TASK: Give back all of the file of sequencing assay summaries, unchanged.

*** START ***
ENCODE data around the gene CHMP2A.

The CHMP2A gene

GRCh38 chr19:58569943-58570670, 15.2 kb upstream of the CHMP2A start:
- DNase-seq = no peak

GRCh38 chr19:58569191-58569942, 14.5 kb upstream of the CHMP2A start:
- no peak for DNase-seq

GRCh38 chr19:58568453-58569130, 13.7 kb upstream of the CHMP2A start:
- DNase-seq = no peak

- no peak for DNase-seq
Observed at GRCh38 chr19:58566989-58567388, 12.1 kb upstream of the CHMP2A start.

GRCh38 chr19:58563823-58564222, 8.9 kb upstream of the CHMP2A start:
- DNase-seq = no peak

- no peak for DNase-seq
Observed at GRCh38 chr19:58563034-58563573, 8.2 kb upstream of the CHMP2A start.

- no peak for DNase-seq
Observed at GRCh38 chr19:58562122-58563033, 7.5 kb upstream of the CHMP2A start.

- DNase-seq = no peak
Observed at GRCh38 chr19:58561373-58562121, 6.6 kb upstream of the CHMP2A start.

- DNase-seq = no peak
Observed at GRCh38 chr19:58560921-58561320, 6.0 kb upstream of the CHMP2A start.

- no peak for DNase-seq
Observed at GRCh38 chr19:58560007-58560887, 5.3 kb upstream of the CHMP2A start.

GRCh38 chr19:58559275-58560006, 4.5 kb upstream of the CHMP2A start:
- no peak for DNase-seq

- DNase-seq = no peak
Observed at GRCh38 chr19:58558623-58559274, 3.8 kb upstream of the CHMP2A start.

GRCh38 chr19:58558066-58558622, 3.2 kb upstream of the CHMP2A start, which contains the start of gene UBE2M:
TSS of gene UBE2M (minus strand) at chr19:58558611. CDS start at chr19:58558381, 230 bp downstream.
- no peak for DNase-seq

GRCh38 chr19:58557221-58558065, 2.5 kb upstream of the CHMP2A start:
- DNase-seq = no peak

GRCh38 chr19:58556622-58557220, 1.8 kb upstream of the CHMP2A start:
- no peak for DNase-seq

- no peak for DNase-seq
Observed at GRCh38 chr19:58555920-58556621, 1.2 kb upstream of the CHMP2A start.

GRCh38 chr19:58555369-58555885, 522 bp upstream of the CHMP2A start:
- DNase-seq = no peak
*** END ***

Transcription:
ENCODE data around the gene CHMP2A.

The CHMP2A gene

GRCh38 chr19:58569943-58570670, 15.2 kb upstream of the CHMP2A start:
- DNase-seq = no peak

GRCh38 chr19:58569191-58569942, 14.5 kb upstream of the CHMP2A start:
- no peak for DNase-seq

GRCh38 chr19:58568453-58569130, 13.7 kb upstream of the CHMP2A start:
- DNase-seq = no peak

- no peak for DNase-seq
Observed at GRCh38 chr19:58566989-58567388, 12.1 kb upstream of the CHMP2A start.

GRCh38 chr19:58563823-58564222, 8.9 kb upstream of the CHMP2A start:
- DNase-seq = no peak

- no peak for DNase-seq
Observed at GRCh38 chr19:58563034-58563573, 8.2 kb upstream of the CHMP2A start.

- no peak for DNase-seq
Observed at GRCh38 chr19:58562122-58563033, 7.5 kb upstream of the CHMP2A start.

- DNase-seq = no peak
Observed at GRCh38 chr19:58561373-58562121, 6.6 kb upstream of the CHMP2A start.

- DNase-seq = no peak
Observed at GRCh38 chr19:58560921-58561320, 6.0 kb upstream of the CHMP2A start.

- no peak for DNase-seq
Observed at GRCh38 chr19:58560007-58560887, 5.3 kb upstream of the CHMP2A start.

GRCh38 chr19:58559275-58560006, 4.5 kb upstream of the CHMP2A start:
- no peak for DNase-seq

- DNase-seq = no peak
Observed at GRCh38 chr19:58558623-58559274, 3.8 kb upstream of the CHMP2A start.

GRCh38 chr19:58558066-58558622, 3.2 kb upstream of the CHMP2A start, which contains the start of gene UBE2M:
TSS of gene UBE2M (minus strand) at chr19:58558611. CDS start at chr19:58558381, 230 bp downstream.
- no peak for DNase-seq

GRCh38 chr19:58557221-58558065, 2.5 kb upstream of the CHMP2A start:
- DNase-seq = no peak

GRCh38 chr19:58556622-58557220, 1.8 kb upstream of the CHMP2A start:
- no peak for DNase-seq

- no peak for DNase-seq
Observed at GRCh38 chr19:58555920-58556621, 1.2 kb upstream of the CHMP2A start.

GRCh38 chr19:58555369-58555885, 522 bp upstream of the CHMP2A start:
- DNase-seq = no peak